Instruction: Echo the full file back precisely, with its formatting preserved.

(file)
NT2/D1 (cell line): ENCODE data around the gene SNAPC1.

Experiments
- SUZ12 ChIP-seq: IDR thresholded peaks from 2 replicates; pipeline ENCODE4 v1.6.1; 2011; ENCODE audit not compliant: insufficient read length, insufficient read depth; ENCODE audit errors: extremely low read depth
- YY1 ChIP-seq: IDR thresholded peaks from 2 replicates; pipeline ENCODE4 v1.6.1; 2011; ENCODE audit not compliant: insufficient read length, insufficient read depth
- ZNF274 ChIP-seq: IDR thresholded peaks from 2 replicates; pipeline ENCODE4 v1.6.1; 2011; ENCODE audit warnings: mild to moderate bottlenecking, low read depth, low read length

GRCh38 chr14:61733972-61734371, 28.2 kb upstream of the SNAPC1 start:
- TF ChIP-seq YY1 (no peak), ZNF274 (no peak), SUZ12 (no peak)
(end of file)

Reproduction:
NT2/D1 (cell line): ENCODE data around the gene SNAPC1.

Experiments
- SUZ12 ChIP-seq: IDR thresholded peaks from 2 replicates; pipeline ENCODE4 v1.6.1; 2011; ENCODE audit not compliant: insufficient read length, insufficient read depth; ENCODE audit errors: extremely low read depth
- YY1 ChIP-seq: IDR thresholded peaks from 2 replicates; pipeline ENCODE4 v1.6.1; 2011; ENCODE audit not compliant: insufficient read length, insufficient read depth
- ZNF274 ChIP-seq: IDR thresholded peaks from 2 replicates; pipeline ENCODE4 v1.6.1; 2011; ENCODE audit warnings: mild to moderate bottlenecking, low read depth, low read length

GRCh38 chr14:61733972-61734371, 28.2 kb upstream of the SNAPC1 start:
- TF ChIP-seq YY1 (no peak), ZNF274 (no peak), SUZ12 (no peak)